This book belongs in a long tradition of books in which the authors have sought to identify the secret of narrative success. There are few indications that Mr Booker realises this – and certainly none in the bibliography – but it may be said that the 'secret of success' sequence started with Aristotle’s Poetics, and it really got under way about 150 years ago. It became obvious about that time that a successful novelist or playwright could make lots of money, could become famous, and would therefore enjoy all the trappings of celebrity. Hence a number of sharp lads began to scratch their heads and try to identify what it was that went into a successful book/play, so that they too could become rich and famous.
The long series of ‘secret of success’ books is most clearly defined in relation to stage plays and, nowadays, movies. It began, I suggest, with Freytag’s Technique of the Drama (1894), and went on through William Archer, Brander Matthews, Krows, Price, Egri, Grebanier, and now, in the present-day movie context, Robert McKee. All of these men sought to produce rules or a set of principles which could be followed and which would guarantee success.
Of course none of them ever succeeded, or they themselves would have become famous playwrights and screenwriters. But their response to the ‘if you’re so clever why aren’t you famous’ line was simple: 'Ah well, they would say; I can show you the basic principles, but to apply them you need a touch of genius.’ And, since there is never any shortage of ambitious wannabe writers who are sure that they have more than a touch of genius, they were able to sell their books.
Booker doesn’t present us with a how-to book for wannabe writers. Goodness me no, that would be far too vulgar. This is a serious academic analysis. But his work is, nevertheless, in that tradition. Its closest comparator, in my view, is George Polti’s The Thirty Six Dramatic Situations, which Booker mentions only in a footnote, and then dismissively. (The British Library lists five editions of Polti’s book, from 1924 to 1944, so it must have sold well. It was reprinted in 2003. Presumably Booker hopes for similar popularity and longevity, but I don't think he's going to get it.)
Enough, surely. You will gather that I don’t recommend this book. I certainly don’t recommend that you should buy it – though you will shortly be able to pick up lots of secondhand copies at bargain prices.
And what can I possibly find to say about it that might loosely be interpreted as positive?
Well, I suppose it is possible – just – that a young person who fancies a career as a novelist or screenwriter might read this analysis and gain one or two insights into the way plots are structured. Possibly. But how does it avail us to have even a perfect template for a plot? We still have to sit down and write Othello, or The Importance of Being Earnest.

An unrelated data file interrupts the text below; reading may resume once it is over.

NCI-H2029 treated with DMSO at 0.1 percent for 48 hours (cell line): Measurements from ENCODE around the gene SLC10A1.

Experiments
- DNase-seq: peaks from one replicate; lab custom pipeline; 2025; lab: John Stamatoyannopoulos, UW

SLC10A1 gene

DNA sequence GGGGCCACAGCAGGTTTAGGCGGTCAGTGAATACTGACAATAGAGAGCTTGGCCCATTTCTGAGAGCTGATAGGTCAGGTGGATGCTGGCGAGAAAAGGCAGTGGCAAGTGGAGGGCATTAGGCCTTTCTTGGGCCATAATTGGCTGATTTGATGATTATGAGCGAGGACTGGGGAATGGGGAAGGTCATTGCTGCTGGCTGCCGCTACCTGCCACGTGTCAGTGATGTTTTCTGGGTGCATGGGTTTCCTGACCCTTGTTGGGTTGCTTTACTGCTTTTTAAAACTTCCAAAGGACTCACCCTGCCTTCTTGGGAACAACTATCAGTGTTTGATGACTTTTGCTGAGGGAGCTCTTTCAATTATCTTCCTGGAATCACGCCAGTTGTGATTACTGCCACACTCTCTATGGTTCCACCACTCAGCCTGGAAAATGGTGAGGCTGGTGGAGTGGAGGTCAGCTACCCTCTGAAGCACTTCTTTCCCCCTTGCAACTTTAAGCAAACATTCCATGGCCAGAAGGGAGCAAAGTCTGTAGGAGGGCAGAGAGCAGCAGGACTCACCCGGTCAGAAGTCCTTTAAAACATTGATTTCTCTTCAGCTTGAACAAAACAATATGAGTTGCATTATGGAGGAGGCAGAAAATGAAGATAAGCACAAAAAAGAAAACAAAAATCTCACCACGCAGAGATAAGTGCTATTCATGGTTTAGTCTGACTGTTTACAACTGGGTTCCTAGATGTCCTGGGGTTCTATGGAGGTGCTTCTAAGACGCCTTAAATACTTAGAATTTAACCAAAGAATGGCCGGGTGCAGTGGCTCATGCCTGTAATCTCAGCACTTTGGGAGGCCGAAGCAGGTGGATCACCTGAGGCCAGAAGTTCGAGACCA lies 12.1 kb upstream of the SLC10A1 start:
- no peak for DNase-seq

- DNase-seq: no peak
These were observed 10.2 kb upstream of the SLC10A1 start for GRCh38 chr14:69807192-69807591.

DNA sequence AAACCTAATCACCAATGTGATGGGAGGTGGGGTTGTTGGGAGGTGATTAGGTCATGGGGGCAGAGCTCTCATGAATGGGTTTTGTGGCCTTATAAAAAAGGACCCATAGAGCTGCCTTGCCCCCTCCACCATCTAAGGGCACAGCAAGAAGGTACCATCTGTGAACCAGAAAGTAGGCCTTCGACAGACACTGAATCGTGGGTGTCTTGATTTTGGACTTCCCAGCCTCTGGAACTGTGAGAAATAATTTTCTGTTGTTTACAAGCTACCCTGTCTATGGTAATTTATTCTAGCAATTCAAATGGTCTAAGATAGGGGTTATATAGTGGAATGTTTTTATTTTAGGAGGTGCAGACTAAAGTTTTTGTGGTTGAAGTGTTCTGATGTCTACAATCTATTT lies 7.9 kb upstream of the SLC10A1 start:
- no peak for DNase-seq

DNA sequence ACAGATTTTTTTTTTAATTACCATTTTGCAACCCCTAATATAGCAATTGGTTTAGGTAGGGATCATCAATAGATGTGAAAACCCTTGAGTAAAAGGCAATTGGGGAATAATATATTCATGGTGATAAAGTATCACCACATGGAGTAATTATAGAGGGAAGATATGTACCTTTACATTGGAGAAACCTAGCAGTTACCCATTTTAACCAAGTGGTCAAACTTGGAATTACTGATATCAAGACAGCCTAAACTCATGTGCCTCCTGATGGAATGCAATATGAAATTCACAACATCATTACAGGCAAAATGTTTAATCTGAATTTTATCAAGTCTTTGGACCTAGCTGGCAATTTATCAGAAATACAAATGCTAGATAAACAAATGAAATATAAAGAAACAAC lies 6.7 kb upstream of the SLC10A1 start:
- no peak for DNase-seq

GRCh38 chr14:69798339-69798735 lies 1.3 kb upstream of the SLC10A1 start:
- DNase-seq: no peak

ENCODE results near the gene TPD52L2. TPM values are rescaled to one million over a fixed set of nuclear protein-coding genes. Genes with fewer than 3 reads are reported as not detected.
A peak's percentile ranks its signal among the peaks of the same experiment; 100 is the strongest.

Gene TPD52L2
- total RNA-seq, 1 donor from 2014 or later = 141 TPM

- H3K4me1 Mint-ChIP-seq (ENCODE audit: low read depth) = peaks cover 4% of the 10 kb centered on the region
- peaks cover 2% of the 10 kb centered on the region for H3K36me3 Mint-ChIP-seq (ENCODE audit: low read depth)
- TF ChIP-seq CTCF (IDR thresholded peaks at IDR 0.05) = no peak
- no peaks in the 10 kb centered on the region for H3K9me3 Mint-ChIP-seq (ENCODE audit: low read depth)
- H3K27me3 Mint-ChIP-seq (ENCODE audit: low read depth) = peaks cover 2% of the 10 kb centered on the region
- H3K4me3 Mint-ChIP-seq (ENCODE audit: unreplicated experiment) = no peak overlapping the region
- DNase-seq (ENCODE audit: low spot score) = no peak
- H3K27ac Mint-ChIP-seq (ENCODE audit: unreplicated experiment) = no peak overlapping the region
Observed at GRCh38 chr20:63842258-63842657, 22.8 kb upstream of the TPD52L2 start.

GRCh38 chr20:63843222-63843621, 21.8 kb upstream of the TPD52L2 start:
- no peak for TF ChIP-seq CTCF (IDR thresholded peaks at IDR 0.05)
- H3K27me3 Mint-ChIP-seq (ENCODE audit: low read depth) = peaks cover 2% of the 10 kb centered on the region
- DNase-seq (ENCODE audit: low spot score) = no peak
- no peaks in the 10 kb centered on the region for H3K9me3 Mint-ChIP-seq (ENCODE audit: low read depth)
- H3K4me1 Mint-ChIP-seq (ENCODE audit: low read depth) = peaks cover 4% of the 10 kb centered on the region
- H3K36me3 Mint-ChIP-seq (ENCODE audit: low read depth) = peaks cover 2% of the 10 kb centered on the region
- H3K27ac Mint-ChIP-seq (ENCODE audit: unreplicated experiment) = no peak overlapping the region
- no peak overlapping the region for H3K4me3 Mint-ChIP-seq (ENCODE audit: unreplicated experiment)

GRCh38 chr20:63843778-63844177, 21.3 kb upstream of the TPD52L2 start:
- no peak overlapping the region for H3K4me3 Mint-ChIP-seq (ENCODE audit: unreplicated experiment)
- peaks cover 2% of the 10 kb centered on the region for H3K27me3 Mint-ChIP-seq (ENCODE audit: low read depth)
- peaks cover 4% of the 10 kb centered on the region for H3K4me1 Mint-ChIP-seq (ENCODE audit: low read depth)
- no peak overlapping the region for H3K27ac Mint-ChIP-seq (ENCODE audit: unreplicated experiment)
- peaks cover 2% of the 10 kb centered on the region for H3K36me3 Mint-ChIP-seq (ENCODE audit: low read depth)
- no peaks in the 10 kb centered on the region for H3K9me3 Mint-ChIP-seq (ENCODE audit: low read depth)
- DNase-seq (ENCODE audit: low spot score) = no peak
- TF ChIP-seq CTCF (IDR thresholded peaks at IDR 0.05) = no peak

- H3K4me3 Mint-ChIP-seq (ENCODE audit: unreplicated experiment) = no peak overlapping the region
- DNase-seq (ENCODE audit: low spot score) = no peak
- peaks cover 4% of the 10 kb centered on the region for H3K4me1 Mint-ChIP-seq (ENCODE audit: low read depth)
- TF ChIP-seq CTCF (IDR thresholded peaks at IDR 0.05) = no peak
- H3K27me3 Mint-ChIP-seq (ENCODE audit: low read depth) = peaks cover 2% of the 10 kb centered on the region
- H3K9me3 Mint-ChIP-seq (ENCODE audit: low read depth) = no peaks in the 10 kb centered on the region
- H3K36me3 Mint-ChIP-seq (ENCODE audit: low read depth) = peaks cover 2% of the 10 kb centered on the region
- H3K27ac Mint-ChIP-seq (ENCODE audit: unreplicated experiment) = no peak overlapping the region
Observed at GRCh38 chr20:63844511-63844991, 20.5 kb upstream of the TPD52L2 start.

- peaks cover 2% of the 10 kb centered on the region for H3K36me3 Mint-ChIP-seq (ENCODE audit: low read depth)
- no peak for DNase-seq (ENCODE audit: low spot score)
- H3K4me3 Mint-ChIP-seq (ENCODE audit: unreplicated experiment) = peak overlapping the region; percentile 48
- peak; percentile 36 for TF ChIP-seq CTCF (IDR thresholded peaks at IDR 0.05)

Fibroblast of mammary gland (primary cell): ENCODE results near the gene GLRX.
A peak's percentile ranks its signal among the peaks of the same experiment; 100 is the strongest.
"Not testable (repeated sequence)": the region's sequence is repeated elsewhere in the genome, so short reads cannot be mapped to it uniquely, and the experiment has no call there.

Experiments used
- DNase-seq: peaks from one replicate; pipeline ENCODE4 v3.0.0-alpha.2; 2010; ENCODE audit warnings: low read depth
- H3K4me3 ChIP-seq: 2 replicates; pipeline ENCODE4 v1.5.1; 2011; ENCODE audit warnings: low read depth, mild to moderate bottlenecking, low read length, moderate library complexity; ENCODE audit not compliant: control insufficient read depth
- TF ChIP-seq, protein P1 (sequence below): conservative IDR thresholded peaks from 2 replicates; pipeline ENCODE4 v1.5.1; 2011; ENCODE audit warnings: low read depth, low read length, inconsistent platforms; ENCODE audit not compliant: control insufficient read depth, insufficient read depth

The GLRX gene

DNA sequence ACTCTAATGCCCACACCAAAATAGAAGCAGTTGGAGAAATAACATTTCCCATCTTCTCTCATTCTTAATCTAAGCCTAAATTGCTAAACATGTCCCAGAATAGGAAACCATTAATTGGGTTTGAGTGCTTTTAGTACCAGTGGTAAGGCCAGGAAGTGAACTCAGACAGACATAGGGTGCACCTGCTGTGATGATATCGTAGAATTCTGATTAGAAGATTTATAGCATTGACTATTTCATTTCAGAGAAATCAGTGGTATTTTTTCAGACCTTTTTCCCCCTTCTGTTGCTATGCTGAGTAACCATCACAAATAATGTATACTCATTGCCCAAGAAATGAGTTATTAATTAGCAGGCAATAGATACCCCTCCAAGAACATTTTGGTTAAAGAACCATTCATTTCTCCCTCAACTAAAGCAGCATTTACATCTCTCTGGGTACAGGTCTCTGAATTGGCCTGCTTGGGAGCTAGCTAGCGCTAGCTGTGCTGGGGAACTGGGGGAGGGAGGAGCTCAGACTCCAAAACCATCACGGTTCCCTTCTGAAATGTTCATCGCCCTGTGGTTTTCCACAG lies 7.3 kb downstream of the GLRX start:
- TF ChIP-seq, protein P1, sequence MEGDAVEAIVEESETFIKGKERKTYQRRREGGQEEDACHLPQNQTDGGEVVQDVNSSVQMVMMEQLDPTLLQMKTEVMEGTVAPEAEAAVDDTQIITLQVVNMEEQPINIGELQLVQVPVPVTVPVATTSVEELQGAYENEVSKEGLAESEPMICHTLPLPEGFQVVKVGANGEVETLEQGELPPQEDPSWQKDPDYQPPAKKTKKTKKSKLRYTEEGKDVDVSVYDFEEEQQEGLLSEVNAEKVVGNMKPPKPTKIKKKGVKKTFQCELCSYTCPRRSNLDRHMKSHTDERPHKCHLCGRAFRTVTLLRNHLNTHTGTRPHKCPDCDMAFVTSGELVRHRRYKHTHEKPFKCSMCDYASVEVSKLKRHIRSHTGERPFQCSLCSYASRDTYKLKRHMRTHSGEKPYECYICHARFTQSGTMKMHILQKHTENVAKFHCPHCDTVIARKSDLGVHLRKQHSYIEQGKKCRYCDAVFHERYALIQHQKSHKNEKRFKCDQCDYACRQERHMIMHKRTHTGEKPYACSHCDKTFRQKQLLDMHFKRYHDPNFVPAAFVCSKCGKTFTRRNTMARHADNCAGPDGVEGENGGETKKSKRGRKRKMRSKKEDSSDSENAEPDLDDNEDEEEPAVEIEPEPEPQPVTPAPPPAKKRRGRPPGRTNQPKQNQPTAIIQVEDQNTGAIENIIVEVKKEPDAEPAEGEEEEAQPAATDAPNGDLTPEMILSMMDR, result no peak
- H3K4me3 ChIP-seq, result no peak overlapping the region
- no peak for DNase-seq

Ah – I have it. The book is at least written in plain English, and not in academic gobbledygook. Sorry, but that’s the best I can do for positive.
One person at least does seem to have read this book from cover to cover. The copy that I had was borrowed from the Wiltshire public-library system, and one previous borrower had not only read it – apparently every footnote – but had also commented copiously. In blue felt-tip pen. Now normally I would regard that as very naughty, but in this case the comments were more fun than the text. (‘Too glib’; ‘far too superficial to be taken seriously’.) And the fellow is fiendishly well informed to boot.
Poor old Booker occasionally gets even his facts wrong. He tells us that Peter Brook introduced Waiting for Godot to the London stage. And he didn’t; as we noted last week, it was Peter Hall. (The Phantom Scribbler of Wiltshire knew that too.) And now that I come to use it, the index isn’t reliable either. Peter Brook isn’t in it, and I knew I’d come across his name somewhere in the text.
Finally, I think I must have a look on the internet, and see if anyone liked the book better than I did.
OK. Results. Well, ahem, even the Sunday Telegraph, Booker’s own outfit, was less than enthusiastic. The Daily Telegraph had reservations: ‘Booker's principle of classifying stories is a possible, but not the only possible (or even necessarily the most illuminating) approach.’ The Observer was lukewarm: ‘Christopher Booker’s hefty tome of cultural archaeology is peculiar, repetitive, near-barmy and occasionally rather good.’ The Times piece was not so much a review as an attempted summary plus quotes from the good and the great.
In America, the New York Times man was not happy at all. He claimed that Booker had lifted his ideas from ‘a wide spectrum of influential, even canonical works by writers and thinkers as varied as Jung, Freud, Joseph Campbell, Bruno Bettelheim, Sir James George Frazer, the Shakespeare scholar A.C. Bradley and the folklore experts Peter and Iona Opie.’
Furthermore, Booker is said to have made absurd generalisations about well known classics. ‘Such inane readings of modern literature effectively eclipse the more engaging arguments presented in the first portion of Mr. Booker’s book. Anyone tackling The Seven Basic Plots would be advised to peruse the informative first half and quickly ditch the second half of this 700-plus page tome.’
All the British reviews were written by people who, if not exactly friends, are likely to bump into the author from time to time. Oh, and by the way. If you yourself should happen to be introduced to Mr Booker, and if he should ask you, in that modest self-effacing way that writers have, whether you have, by any chance, read his book on the seven basic plots, here’s a little tip.
What you do not say is, ‘No, I haven’t read it, and I gather it’s a bit of a mess.’ Dear me no. No, what you must say is this: ‘No, Christopher, I haven’t actually read it yet. But I’m really looking forward to it.’